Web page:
The Night-Doings at "Deadman's"
Ambrose Gwinnett Bierce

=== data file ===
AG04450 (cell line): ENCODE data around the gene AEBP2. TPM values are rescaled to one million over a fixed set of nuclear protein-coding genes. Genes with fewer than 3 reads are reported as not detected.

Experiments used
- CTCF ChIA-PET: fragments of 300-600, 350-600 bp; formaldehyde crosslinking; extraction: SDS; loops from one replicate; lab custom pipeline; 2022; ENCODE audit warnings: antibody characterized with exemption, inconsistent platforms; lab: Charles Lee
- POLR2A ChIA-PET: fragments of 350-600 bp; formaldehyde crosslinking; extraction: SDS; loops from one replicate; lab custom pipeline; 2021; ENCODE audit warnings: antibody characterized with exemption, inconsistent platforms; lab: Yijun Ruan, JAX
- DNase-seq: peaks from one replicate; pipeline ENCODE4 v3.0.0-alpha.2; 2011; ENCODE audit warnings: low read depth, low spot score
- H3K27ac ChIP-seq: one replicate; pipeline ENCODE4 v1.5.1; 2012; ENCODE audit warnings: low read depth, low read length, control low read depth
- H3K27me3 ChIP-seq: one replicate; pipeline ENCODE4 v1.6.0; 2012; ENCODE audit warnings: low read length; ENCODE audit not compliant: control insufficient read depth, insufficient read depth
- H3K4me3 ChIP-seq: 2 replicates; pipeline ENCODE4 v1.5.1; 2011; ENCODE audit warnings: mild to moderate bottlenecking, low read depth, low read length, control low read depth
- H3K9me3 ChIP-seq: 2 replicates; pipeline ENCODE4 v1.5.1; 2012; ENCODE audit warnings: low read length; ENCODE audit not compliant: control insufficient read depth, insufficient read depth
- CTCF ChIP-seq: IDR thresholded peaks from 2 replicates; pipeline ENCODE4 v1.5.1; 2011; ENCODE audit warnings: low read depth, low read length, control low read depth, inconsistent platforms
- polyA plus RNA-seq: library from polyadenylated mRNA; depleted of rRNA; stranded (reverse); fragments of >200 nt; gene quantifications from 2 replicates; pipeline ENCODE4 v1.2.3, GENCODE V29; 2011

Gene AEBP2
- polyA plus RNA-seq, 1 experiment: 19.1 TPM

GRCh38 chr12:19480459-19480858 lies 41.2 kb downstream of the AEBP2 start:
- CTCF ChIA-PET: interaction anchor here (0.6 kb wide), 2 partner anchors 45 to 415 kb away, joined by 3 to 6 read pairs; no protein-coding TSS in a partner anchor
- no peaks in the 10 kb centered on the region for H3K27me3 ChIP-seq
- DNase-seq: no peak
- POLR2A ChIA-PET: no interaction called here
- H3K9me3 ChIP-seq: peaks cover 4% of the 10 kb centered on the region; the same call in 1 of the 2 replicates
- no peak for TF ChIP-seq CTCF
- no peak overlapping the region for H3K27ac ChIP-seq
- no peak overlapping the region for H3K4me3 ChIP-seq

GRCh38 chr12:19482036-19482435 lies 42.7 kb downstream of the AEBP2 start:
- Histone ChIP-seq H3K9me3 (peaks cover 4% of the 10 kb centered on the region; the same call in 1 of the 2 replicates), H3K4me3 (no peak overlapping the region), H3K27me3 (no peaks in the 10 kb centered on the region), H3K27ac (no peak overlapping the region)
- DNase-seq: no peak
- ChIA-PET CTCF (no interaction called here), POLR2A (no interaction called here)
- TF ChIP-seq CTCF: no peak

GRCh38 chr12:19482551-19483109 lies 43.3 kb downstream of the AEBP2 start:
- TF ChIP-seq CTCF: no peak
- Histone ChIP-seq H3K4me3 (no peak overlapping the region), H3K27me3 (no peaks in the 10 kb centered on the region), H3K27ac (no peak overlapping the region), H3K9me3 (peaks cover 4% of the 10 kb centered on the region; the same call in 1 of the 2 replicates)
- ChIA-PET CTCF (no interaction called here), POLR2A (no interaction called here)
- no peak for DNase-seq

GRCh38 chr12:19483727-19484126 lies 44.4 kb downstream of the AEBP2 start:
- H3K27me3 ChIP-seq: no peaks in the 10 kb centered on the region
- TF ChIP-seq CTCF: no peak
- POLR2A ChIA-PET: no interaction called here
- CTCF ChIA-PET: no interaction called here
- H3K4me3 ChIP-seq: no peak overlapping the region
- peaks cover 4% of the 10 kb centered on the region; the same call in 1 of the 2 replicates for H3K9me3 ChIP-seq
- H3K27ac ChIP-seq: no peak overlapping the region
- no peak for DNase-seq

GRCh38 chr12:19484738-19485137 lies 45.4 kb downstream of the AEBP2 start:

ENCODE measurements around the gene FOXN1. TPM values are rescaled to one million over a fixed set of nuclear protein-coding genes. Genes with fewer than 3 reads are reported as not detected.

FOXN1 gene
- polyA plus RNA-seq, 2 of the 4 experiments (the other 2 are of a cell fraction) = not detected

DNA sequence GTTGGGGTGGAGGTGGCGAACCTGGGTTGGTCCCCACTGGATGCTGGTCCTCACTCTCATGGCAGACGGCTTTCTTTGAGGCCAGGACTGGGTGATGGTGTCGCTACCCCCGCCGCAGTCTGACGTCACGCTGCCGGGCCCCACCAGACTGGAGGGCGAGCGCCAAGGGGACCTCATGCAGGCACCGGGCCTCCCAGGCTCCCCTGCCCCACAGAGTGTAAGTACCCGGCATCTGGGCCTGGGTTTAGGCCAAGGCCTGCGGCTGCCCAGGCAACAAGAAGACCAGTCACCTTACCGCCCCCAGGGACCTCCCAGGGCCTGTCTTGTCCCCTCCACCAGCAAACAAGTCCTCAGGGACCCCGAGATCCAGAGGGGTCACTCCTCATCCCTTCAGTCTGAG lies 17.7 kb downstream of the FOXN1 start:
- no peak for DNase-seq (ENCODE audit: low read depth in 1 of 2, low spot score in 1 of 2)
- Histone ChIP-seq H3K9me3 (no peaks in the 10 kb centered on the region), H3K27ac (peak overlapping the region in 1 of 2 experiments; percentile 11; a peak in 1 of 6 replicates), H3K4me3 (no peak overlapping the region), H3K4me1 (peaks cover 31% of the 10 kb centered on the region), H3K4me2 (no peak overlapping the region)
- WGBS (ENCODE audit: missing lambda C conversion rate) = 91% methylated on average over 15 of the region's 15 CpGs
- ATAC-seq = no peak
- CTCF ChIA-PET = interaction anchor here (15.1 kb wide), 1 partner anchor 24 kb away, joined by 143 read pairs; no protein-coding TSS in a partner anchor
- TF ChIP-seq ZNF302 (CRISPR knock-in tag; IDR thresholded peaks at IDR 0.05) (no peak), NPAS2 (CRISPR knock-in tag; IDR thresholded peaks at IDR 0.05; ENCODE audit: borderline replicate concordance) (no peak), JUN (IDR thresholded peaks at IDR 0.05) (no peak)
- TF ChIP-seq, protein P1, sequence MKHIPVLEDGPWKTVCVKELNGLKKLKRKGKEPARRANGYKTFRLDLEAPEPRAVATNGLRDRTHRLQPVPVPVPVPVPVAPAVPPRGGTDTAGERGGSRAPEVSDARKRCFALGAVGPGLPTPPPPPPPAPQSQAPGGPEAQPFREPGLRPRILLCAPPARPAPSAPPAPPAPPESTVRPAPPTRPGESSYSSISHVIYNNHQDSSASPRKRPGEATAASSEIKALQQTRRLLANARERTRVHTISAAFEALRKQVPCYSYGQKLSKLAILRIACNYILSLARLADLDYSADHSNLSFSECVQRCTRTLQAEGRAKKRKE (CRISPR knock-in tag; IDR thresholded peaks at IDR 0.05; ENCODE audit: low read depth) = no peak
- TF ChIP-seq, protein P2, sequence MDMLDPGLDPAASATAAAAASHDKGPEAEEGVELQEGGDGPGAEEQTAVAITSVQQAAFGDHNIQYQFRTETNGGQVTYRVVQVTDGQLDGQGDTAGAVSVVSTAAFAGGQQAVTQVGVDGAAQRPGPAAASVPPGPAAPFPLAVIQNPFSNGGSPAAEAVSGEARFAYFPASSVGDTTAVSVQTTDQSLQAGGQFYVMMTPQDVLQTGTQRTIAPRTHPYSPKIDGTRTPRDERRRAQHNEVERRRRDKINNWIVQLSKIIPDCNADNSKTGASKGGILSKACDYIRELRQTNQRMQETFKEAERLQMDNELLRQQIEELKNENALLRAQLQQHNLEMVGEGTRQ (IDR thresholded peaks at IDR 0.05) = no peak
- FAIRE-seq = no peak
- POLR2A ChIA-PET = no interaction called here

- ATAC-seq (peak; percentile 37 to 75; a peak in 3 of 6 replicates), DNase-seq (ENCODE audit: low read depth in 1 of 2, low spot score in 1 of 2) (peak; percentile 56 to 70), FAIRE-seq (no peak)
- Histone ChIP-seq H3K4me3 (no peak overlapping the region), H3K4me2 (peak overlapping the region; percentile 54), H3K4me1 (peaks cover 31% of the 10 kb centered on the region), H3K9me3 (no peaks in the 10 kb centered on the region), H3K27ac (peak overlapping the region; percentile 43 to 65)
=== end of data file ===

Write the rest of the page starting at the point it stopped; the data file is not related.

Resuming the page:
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The Night-Doings at "Deadman's" by Ambrose Bierce A STORY THAT IS UNTRUE It was a singularly sharp night, and clear as the heart of a diamond. Clear nights have a trick of being keen. In darkness you may be cold and not know it; when you see, you suffer. This night was bright enough to bite like a serpent. The moon was moving mysteriously along behind the giant pines crowning the South Mountain, striking a cold sparkle from the crusted snow, and bringing out against the black west the ghostly outlines of the Coast Range, beyond which lay the invisible Pacific. The snow had piled itself, in the open spaces along the bottom of the gulch, into long ridges that seemed to heave, and into hills that appeared to toss and scatter spray. The spray was sunlight, twice reflected: dashed once from the moon, once from the snow. In this snow many of the shanties of the abandoned mining camp were obliterated, (a sailor might have said they had gone down) and at irregular...